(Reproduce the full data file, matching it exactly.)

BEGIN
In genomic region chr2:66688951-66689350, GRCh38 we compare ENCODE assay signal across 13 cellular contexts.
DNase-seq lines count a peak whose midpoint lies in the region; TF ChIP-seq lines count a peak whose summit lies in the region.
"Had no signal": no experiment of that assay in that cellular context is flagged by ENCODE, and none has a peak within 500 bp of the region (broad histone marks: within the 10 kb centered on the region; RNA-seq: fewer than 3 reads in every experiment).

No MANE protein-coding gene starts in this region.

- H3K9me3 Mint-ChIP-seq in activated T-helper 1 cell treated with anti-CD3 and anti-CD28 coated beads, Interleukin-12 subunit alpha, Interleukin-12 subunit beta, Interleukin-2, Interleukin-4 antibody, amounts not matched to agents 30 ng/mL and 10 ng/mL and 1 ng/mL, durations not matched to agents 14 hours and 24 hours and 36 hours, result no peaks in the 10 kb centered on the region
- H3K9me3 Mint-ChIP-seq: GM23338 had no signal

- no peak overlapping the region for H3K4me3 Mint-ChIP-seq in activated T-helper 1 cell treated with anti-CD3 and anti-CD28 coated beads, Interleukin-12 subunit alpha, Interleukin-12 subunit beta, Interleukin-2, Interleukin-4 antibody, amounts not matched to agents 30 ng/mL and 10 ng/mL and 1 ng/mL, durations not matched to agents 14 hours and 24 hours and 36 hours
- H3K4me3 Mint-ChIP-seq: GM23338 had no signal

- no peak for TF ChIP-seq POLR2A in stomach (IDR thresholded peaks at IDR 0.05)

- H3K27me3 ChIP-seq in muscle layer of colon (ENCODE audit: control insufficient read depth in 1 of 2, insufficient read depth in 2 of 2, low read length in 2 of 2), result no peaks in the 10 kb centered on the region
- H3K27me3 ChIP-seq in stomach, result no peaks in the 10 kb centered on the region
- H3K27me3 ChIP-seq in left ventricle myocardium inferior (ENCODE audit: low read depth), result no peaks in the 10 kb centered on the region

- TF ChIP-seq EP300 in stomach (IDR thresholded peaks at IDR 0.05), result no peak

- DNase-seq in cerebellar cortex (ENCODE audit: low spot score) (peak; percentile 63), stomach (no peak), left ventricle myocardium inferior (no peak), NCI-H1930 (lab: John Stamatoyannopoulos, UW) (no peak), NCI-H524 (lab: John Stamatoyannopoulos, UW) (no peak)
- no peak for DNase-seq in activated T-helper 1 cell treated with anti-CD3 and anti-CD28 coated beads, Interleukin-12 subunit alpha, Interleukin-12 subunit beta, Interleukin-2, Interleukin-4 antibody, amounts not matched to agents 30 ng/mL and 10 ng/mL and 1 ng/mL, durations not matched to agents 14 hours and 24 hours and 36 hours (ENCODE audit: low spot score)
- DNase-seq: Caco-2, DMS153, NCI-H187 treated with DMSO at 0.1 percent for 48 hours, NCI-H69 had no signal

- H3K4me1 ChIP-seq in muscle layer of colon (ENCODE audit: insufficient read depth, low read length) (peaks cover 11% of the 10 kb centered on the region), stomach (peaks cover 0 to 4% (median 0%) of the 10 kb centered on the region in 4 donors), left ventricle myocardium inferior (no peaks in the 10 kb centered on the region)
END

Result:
In genomic region chr2:66688951-66689350, GRCh38 we compare ENCODE assay signal across 13 cellular contexts.
DNase-seq lines count a peak whose midpoint lies in the region; TF ChIP-seq lines count a peak whose summit lies in the region.
"Had no signal": no experiment of that assay in that cellular context is flagged by ENCODE, and none has a peak within 500 bp of the region (broad histone marks: within the 10 kb centered on the region; RNA-seq: fewer than 3 reads in every experiment).

No MANE protein-coding gene starts in this region.

- H3K9me3 Mint-ChIP-seq in activated T-helper 1 cell treated with anti-CD3 and anti-CD28 coated beads, Interleukin-12 subunit alpha, Interleukin-12 subunit beta, Interleukin-2, Interleukin-4 antibody, amounts not matched to agents 30 ng/mL and 10 ng/mL and 1 ng/mL, durations not matched to agents 14 hours and 24 hours and 36 hours, result no peaks in the 10 kb centered on the region
- H3K9me3 Mint-ChIP-seq: GM23338 had no signal

- no peak overlapping the region for H3K4me3 Mint-ChIP-seq in activated T-helper 1 cell treated with anti-CD3 and anti-CD28 coated beads, Interleukin-12 subunit alpha, Interleukin-12 subunit beta, Interleukin-2, Interleukin-4 antibody, amounts not matched to agents 30 ng/mL and 10 ng/mL and 1 ng/mL, durations not matched to agents 14 hours and 24 hours and 36 hours
- H3K4me3 Mint-ChIP-seq: GM23338 had no signal

- no peak for TF ChIP-seq POLR2A in stomach (IDR thresholded peaks at IDR 0.05)

- H3K27me3 ChIP-seq in muscle layer of colon (ENCODE audit: control insufficient read depth in 1 of 2, insufficient read depth in 2 of 2, low read length in 2 of 2), result no peaks in the 10 kb centered on the region
- H3K27me3 ChIP-seq in stomach, result no peaks in the 10 kb centered on the region
- H3K27me3 ChIP-seq in left ventricle myocardium inferior (ENCODE audit: low read depth), result no peaks in the 10 kb centered on the region

- TF ChIP-seq EP300 in stomach (IDR thresholded peaks at IDR 0.05), result no peak

- DNase-seq in cerebellar cortex (ENCODE audit: low spot score) (peak; percentile 63), stomach (no peak), left ventricle myocardium inferior (no peak), NCI-H1930 (lab: John Stamatoyannopoulos, UW) (no peak), NCI-H524 (lab: John Stamatoyannopoulos, UW) (no peak)
- no peak for DNase-seq in activated T-helper 1 cell treated with anti-CD3 and anti-CD28 coated beads, Interleukin-12 subunit alpha, Interleukin-12 subunit beta, Interleukin-2, Interleukin-4 antibody, amounts not matched to agents 30 ng/mL and 10 ng/mL and 1 ng/mL, durations not matched to agents 14 hours and 24 hours and 36 hours (ENCODE audit: low spot score)
- DNase-seq: Caco-2, DMS153, NCI-H187 treated with DMSO at 0.1 percent for 48 hours, NCI-H69 had no signal

- H3K4me1 ChIP-seq in muscle layer of colon (ENCODE audit: insufficient read depth, low read length) (peaks cover 11% of the 10 kb centered on the region), stomach (peaks cover 0 to 4% (median 0%) of the 10 kb centered on the region in 4 donors), left ventricle myocardium inferior (no peaks in the 10 kb centered on the region)